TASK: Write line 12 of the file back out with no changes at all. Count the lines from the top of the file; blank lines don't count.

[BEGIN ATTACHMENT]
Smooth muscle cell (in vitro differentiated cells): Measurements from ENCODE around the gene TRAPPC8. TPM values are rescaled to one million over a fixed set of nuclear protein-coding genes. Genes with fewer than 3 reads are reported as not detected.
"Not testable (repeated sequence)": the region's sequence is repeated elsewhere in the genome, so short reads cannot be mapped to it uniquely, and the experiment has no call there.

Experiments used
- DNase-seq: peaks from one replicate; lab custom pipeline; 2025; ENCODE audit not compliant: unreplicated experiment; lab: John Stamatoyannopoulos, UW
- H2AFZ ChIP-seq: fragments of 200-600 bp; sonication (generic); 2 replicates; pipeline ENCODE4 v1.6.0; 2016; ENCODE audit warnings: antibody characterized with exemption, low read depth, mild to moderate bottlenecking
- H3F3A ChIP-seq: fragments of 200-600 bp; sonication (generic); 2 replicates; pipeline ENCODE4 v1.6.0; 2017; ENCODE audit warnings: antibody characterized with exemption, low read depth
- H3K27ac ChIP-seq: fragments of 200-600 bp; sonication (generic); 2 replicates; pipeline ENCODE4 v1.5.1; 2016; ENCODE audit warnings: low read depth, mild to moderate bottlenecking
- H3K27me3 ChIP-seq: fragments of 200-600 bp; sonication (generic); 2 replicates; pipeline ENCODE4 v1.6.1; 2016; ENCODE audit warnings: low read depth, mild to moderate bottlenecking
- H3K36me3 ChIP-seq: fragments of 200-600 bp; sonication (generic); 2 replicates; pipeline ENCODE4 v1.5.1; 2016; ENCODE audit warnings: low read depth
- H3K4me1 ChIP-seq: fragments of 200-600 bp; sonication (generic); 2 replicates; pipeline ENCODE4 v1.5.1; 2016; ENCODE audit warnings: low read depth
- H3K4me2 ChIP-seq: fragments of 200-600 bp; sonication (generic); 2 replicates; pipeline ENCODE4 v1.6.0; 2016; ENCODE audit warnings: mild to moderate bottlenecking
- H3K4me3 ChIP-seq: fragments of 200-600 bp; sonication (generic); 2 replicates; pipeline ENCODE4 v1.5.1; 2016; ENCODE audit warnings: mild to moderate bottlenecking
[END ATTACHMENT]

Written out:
- H3K4me3 ChIP-seq: fragments of 200-600 bp; sonication (generic); 2 replicates; pipeline ENCODE4 v1.5.1; 2016; ENCODE audit warnings: mild to moderate bottlenecking